18 months after crash, Congolese patient still stuck at University of Iowa Hospitals and Clinics

With no money and no close family, legal U.S. resident has nowhere else to go

Jean-Claude Shako holds up a photo of his wife, Nadege Zola, that he carries in his wallet during an interview Thursday
Jean-Claude Shako holds up a photo of his wife, Nadege Zola, that he carries in his wallet during an interview Thursday at the University of Iowa Hospitals and Clinics in Iowa City. His wife and children remain in Kinshasa, Democratic Republic of the Congo. Shako won a green card lottery that allows him to be a permanent resident of the United States. (Liz Martin/The Gazette)

IOWA CITY — Iowa is now home to Jean-Claude Shako — a Congolese national who in June 2018 had just won the green card lottery granting him permanent U.S. residency when a morning drive to work forever altered his life.

He had come to Cedar Rapids alone, speaking little English, and was settling in when he and four others — all from the Democratic Republic of Congo — on June 25, 2018, were heading west on Highway 30 to work at the Iowa Premium meat packing plant in Tama.

The group’s Hyundai Elantra veered into the eastbound lane, smashing head-on into a construction vehicle, killing two passengers.

Shako and the driver were airlifted to the University of Iowa Hospitals and Clinics, while the fifth person in the car and the driver of the other vehicle were taken to UnityPoint Health St. Luke’s Hospital.

The driver airlifted with Shako since has been released from the university hospital. But 18 months after the crash — three-quarters of his life in Iowa — Shako remains at the hospital, with no memory of the crash and no family support system to help him.

“I’m getting stronger,” Shako said through an interpreter last week at a nondescript meeting room at UIHC. “If my family would take me, I would go. But I don’t have family here.”

In a quandary

In dress pants and a button-up shirt donned for a crowd of special visitors — including reporters and Congolese friends that had him beaming upon arrival — Shako made clear he wants to stay in Iowa, his new home. He wants to get back to work, a message he stressed despite struggling to communicate since the crash.

But one message he also made clear is that the hospital — with all the good it and its doctors have done for him — is not his new home, nor should it be, according to his friend and legal guardian Peter Nkumu, 52, of Iowa City.


“They have done a lot,” Nkumu said. “Without them, I don’t think he would have made it this far. But they just want him out of the hospital because he doesn’t have a reason to be in the hospital right now.”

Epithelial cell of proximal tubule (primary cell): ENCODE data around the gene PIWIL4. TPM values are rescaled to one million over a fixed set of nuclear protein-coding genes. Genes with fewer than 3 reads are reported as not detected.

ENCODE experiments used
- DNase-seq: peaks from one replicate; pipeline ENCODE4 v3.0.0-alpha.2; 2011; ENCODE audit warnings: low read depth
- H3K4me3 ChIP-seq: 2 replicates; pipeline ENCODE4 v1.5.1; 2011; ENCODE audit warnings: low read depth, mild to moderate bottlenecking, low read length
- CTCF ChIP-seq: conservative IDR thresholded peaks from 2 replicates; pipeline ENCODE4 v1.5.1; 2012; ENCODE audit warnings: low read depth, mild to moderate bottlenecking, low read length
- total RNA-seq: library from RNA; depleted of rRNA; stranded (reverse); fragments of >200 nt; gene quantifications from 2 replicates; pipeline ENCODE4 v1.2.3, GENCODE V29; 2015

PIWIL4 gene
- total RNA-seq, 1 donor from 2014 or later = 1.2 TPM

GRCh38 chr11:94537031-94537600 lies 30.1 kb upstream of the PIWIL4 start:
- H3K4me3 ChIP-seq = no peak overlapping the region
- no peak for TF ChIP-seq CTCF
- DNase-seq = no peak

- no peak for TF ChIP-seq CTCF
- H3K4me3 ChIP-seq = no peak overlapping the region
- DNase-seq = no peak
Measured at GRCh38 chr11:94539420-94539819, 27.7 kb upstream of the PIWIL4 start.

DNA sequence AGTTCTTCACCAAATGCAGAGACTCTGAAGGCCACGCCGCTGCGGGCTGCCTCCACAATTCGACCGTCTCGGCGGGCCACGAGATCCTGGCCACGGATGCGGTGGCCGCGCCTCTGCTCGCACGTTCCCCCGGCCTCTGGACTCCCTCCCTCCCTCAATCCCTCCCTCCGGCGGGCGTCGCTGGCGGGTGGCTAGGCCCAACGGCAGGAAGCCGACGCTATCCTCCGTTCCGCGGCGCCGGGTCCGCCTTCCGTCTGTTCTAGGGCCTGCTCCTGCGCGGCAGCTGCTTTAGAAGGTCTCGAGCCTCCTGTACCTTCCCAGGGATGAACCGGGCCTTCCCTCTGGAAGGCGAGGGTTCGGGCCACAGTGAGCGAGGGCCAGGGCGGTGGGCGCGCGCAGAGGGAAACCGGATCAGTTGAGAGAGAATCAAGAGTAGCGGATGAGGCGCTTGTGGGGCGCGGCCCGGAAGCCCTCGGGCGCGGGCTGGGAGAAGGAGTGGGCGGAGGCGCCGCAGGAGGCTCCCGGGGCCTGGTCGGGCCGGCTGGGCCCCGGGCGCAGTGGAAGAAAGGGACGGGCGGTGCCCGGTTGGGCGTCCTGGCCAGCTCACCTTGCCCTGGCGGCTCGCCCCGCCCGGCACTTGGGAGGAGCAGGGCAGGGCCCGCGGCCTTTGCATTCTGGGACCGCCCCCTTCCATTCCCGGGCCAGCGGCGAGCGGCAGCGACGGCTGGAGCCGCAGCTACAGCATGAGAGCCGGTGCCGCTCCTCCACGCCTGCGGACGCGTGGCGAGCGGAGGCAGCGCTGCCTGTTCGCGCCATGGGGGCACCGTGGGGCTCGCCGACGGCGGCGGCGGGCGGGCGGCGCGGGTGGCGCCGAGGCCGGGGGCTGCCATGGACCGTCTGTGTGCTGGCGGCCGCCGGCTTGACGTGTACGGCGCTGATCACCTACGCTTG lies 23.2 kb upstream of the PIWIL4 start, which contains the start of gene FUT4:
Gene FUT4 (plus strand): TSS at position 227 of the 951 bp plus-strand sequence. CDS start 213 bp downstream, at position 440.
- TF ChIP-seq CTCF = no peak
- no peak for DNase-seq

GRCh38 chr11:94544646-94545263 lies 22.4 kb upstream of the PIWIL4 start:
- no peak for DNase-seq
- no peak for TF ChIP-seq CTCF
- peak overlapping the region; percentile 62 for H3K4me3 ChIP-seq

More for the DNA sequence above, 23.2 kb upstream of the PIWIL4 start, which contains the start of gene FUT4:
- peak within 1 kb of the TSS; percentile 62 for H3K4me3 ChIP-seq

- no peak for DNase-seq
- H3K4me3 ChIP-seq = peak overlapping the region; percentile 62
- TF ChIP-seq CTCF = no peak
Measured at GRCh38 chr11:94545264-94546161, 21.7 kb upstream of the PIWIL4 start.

Shako suffers from severe brain trauma that impairs his mobility, speech and memory. Friends say he needs 24-hour care because he can’t always comprehend what’s happening, make decisions or perform self-care like cooking and cleaning.

So while he’s well enough to be discharged from the high-cost acute care hospital, he has no family to move in with, lacks money for a rehabilitation center and is not yet eligible for assistance through Medicaid — leaving him stuck.

“I don’t know if he realizes he doesn’t have a home to go to,” Nkumu, president of the Congolese community of Iowa, told The Gazette.

With an obligation to care for the sick, UIHC is in a difficult situation, and its Chief Financial Officer Bradley Haws spelled out as much over a year ago to the Iowa Board of Regents.

While discussing his campus’ challenges with nearly-maxed out inpatient beds — reporting many days above 90 percent occupancy — Haws in a November 2018 presentation noted his team’s work to “make sure that we’re not keeping patients longer than they need to be there.”

He noted they were exploring options to provide less costly care, free up beds and also better serve certain patients, such as by placing them at skilled nursing facilities or inpatient rehabilitation facilities.

And then Haws noted for the board “a sideline” involving a pair of patients from Africa who had been in a serious auto crash.


“Both of them have been in our hospital now for more than two months, because there’s no place for us to discharge these patients,” Haws said then, noting the patients weren’t well enough to go home but not “sick enough that they need to be in the hospital.”